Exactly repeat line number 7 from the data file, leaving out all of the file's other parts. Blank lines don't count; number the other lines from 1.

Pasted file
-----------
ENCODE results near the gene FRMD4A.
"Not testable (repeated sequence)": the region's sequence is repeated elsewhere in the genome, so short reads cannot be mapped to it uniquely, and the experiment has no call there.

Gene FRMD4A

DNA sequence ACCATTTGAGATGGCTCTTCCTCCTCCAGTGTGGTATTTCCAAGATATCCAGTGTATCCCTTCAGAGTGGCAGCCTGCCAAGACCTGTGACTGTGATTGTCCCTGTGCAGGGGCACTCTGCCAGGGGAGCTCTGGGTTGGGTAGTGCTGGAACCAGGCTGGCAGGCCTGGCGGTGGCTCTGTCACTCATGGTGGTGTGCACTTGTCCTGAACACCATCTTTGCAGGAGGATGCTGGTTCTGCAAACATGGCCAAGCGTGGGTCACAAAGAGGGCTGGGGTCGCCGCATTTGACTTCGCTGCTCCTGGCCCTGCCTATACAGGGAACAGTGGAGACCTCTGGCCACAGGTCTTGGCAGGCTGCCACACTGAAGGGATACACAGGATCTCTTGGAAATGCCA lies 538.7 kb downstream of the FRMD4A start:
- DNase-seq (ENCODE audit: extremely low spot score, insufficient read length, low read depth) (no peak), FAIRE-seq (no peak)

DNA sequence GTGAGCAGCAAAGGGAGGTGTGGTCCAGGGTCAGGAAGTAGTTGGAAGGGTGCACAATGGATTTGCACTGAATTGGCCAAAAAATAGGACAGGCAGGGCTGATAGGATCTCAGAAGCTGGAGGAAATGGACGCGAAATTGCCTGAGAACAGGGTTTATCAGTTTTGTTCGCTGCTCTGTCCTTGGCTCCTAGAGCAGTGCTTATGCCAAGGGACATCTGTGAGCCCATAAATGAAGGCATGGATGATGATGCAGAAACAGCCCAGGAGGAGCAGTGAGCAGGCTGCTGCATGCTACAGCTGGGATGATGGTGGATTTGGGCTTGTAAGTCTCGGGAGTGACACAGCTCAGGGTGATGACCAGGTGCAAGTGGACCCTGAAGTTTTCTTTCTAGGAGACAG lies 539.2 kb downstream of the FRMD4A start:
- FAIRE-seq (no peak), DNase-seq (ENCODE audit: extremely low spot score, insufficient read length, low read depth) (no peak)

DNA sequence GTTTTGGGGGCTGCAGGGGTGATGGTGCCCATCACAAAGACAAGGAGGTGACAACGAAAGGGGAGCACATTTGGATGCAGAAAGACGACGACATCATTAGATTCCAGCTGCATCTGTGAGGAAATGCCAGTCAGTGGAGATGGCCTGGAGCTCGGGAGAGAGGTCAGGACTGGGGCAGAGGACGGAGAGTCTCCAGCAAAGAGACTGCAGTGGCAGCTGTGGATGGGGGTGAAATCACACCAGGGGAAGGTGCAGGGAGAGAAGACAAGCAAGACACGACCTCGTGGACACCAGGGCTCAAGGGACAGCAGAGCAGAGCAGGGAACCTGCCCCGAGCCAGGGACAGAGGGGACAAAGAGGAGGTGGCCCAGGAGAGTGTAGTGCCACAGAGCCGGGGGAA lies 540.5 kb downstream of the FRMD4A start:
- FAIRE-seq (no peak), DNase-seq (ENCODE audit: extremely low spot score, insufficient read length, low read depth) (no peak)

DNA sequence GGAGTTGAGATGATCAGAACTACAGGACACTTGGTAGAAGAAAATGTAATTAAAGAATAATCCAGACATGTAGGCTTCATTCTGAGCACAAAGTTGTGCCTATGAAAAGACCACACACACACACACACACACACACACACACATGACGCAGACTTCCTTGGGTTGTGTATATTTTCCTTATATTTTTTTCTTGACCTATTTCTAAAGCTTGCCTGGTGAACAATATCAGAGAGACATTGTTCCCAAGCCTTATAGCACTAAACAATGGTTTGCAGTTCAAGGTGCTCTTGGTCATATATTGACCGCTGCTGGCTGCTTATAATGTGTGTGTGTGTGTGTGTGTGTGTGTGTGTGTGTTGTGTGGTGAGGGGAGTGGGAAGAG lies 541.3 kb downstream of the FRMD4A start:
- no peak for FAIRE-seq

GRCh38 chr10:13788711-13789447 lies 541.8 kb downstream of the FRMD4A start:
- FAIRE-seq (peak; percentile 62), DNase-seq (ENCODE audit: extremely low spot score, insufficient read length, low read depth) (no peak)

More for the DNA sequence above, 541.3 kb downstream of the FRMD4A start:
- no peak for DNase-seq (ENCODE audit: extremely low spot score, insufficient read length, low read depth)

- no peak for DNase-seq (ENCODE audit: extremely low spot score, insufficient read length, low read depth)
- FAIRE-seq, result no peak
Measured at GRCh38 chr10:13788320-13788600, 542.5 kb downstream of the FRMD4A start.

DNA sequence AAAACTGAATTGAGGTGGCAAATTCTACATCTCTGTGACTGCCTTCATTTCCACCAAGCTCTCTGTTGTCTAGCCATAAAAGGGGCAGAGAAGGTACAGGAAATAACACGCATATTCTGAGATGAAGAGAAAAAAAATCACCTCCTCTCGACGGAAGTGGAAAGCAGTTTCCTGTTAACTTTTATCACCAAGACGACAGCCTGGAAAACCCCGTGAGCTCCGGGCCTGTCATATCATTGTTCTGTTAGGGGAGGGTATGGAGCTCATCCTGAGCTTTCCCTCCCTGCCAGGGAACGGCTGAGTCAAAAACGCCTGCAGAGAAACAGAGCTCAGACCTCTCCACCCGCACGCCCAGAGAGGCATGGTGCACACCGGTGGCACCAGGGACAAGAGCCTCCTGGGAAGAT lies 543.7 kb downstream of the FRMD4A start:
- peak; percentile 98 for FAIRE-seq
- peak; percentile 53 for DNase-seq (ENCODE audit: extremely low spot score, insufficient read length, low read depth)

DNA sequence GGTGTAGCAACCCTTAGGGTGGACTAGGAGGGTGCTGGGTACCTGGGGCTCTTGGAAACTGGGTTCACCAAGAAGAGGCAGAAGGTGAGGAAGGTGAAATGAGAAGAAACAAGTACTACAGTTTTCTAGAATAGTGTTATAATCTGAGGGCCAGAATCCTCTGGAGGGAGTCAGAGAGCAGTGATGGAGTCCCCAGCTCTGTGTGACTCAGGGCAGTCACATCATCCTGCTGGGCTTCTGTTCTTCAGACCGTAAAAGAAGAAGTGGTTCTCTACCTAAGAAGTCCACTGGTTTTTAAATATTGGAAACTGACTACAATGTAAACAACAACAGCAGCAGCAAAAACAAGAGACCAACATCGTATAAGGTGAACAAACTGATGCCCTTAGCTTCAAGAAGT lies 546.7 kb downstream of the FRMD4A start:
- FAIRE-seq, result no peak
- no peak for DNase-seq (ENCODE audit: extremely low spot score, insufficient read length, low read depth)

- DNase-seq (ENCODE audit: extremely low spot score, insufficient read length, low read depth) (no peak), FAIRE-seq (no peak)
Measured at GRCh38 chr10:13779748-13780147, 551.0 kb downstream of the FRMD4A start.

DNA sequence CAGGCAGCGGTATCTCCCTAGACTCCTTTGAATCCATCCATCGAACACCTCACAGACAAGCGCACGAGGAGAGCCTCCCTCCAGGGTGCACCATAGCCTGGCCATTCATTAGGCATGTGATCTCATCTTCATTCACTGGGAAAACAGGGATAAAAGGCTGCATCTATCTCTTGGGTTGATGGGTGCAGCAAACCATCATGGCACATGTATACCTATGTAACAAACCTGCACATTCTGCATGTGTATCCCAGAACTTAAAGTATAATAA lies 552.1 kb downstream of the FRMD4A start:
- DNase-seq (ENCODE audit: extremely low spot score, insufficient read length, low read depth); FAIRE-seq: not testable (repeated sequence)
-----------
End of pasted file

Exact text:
- FAIRE-seq (no peak), DNase-seq (ENCODE audit: extremely low spot score, insufficient read length, low read depth) (no peak)